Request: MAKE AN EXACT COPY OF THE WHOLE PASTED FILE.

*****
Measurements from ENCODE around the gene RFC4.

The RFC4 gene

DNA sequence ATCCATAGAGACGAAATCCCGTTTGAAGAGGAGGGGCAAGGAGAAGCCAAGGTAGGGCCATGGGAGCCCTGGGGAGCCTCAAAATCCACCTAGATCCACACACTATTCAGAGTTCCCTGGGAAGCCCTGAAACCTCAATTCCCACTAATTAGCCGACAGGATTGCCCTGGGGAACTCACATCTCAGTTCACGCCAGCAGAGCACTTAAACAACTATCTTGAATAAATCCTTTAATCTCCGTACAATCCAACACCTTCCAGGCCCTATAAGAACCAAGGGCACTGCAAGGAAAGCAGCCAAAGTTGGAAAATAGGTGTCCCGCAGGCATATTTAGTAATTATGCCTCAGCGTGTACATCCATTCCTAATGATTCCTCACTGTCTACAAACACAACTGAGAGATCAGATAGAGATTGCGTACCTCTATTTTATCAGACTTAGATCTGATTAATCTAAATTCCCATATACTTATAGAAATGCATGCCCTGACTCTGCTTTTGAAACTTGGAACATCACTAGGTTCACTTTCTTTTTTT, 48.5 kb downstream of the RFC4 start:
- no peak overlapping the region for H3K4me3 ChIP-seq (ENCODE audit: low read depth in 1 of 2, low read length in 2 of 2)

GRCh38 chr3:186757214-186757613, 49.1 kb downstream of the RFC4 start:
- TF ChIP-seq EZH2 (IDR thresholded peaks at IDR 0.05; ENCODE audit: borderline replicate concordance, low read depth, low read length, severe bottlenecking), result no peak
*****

Measurements from ENCODE around the gene RFC4.

The RFC4 gene

DNA sequence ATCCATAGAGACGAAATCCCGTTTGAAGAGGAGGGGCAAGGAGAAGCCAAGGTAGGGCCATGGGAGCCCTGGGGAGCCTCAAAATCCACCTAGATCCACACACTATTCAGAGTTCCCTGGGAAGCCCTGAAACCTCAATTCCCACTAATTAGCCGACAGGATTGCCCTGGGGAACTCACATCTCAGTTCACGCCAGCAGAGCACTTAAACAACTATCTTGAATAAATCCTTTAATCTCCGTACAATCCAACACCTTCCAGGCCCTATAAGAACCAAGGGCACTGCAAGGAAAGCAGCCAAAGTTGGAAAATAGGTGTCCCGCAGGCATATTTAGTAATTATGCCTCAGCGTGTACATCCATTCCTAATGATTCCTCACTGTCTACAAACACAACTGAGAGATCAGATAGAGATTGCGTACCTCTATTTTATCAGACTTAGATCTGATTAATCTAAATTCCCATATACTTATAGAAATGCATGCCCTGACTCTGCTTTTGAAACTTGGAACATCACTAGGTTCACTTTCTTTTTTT, 48.5 kb downstream of the RFC4 start:
- no peak overlapping the region for H3K4me3 ChIP-seq (ENCODE audit: low read depth in 1 of 2, low read length in 2 of 2)

GRCh38 chr3:186757214-186757613, 49.1 kb downstream of the RFC4 start:
- TF ChIP-seq EZH2 (IDR thresholded peaks at IDR 0.05; ENCODE audit: borderline replicate concordance, low read depth, low read length, severe bottlenecking), result no peak